Alabama residents pay tribute tax for the Confederacy

Schooling. Medicaid. Public Transportation. Those pennies off the dollar that you pay in state taxes go towards an awful lot of positive programs.

Residents in Alabama are finding out, however, that they are sparing a chunk of change in the form of a property tax each year that goes towards a rather unexpected charity — keeping the dream of the Confederacy alive and well.

Alabama lawmakers initiated a property tax in the early twentieth century to help finance Civil War vets that fought for the Confederate States of America. You remember the Confederacy, right? They were the slave loving, secession threatening bad boys of the south that flied their Stars and Bars flag high as Union troops squashed them to the ground during the 1860s. Well, when 60,000 of those rabble-rousing rebels returned to the Heart of Dixie at the end of the war, folks started forking over a tax that funded the Alabama Confederate Soldiers’ Home. There, for barely three decades, the state assisted with ailing soldiers who fought for the south and lost.

A century and a half after the start of the Civil War — and 72 years since the Confederate Soldiers’ Home closed its doors —residents in Alabama are still paying the property tax that goes towards the house. Most, however, are unaware of it.

Decades after the Soldiers’ Home was demolished, today tax revenue goes towards the Confederate Memorial Park in Mountain Creek, AL, a 102-acre plot of green that sits where the old folks’ home once did. That revenue today amounts to around $400,000, a sizeable chunk of the $1.8 billion that the state operates with. In 2011, the budget for the park actually totaled over $540,000, taking into account funds carried over from years prior.

Confederate Memorial Park was established in the 1960s to commemorate the one-hundredth anniversary of the Civil War. Historians note that the current tax structure in the state of Alabama was outlined in their 1901 Constitution and aimed to keep power in the hands of the wealthy and white, reports The Associated Press.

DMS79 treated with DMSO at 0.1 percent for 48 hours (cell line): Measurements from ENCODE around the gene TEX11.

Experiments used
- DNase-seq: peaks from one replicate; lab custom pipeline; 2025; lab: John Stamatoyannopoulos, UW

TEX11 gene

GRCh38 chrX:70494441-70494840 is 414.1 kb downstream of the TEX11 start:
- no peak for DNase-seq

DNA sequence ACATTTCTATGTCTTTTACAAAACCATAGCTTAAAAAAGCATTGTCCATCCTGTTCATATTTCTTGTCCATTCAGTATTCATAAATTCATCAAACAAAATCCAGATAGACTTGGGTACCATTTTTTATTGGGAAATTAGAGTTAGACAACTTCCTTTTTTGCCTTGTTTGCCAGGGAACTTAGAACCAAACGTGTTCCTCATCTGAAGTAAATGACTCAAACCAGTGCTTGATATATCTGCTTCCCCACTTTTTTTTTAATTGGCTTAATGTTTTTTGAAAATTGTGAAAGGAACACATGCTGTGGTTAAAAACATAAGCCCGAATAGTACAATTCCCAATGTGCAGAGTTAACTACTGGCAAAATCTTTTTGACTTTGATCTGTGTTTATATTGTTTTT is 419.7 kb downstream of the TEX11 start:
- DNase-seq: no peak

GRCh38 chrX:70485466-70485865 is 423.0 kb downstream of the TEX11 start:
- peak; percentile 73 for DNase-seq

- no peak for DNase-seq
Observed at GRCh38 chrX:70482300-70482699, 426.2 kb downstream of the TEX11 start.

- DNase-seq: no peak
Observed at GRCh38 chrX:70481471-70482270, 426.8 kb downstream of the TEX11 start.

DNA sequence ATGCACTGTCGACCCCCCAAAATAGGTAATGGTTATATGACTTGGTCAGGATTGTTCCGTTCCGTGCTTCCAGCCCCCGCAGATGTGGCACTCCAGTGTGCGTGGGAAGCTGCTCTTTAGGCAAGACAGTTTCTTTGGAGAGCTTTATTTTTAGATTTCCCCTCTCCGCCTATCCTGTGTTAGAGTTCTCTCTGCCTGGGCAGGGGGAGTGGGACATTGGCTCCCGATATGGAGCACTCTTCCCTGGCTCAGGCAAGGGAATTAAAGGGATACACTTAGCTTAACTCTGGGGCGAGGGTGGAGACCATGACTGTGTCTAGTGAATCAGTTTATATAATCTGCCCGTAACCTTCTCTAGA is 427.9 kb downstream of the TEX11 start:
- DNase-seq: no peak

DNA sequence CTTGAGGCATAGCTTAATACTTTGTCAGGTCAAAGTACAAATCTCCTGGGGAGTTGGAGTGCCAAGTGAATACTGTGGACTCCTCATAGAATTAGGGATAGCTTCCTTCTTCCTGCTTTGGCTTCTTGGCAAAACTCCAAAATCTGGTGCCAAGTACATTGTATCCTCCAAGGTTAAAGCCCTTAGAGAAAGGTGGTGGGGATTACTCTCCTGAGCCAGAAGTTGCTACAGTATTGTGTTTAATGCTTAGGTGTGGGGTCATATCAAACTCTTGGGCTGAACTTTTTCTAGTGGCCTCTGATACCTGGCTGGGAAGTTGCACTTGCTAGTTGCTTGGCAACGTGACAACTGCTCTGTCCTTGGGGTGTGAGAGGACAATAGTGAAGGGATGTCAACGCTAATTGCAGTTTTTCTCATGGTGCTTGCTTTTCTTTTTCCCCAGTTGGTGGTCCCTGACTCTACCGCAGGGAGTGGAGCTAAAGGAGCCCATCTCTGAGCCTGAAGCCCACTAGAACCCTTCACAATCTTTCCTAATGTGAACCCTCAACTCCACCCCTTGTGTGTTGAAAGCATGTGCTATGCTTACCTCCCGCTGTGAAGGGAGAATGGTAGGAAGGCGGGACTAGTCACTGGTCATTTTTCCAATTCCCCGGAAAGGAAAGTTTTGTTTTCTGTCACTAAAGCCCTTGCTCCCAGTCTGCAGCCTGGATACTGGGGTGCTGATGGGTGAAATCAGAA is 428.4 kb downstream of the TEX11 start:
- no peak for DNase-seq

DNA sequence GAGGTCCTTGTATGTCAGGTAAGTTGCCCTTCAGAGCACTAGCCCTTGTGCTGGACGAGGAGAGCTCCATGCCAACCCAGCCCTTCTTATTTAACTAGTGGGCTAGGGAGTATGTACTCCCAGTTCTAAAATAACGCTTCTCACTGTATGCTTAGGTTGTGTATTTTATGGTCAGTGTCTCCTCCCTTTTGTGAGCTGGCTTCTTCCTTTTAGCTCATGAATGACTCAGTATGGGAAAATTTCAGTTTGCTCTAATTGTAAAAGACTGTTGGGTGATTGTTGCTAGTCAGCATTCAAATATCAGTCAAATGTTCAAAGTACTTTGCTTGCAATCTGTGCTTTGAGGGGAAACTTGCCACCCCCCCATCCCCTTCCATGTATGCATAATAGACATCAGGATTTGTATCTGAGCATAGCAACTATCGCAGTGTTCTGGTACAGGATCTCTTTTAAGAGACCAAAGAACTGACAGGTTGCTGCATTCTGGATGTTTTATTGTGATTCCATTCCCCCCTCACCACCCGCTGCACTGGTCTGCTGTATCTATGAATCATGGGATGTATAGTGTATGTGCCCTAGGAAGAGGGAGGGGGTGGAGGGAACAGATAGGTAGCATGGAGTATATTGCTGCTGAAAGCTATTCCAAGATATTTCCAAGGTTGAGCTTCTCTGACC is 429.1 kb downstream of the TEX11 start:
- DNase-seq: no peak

The opening of the park in 1964 came only a year after Governor George Wallace tried to keep black students from attending the University of Alabama in Tuscaloosa. Later that year a Baptist Church in Birmingham was bombed by the Ku Klux Klan, causing the death of four children. That was the same year that civil rights activist Martin Luther King, Jr. was arrested in Birmingham for participating in a non-violent protest against racial segregation.

But buried nine miles off of I-65 in central Alabama is Mountain Creek’s luscious and lavish park, which also holds a Civil War museum that has been in operation since 2007. 10,000 visitors drop by each year, but elsewhere in Alabama, privately-funded landmarks face shut-downs as a lack of state-sanctioned funding threatens closures, reports the AP. Fort Gaines and the home of Helen Keller are both considering boarding up their doors, all the while the shrine to the Confederacy is being funded by homeowners across the state.

Park director Bill Rambo tells the AP that the peoples-funded park is praised by those across the state.“Everyone is jealous of us,” he says.

State Rep. Alvin Holmes, a black Democrat, had thought that funding for the park had been eradicated ages ago. “We should not be spending one nickel for that,” he tells the AP. “I’m going to try to get rid of it.”

In the meantime, pennies on the dollar are helping pave the highways in Hackleburg, teach the children the Tuskegee, and, down in Mountain Creek, making sure the residents don’t forget that a quarter of a million Confederate soldiers died trying to keep slavery thriving.

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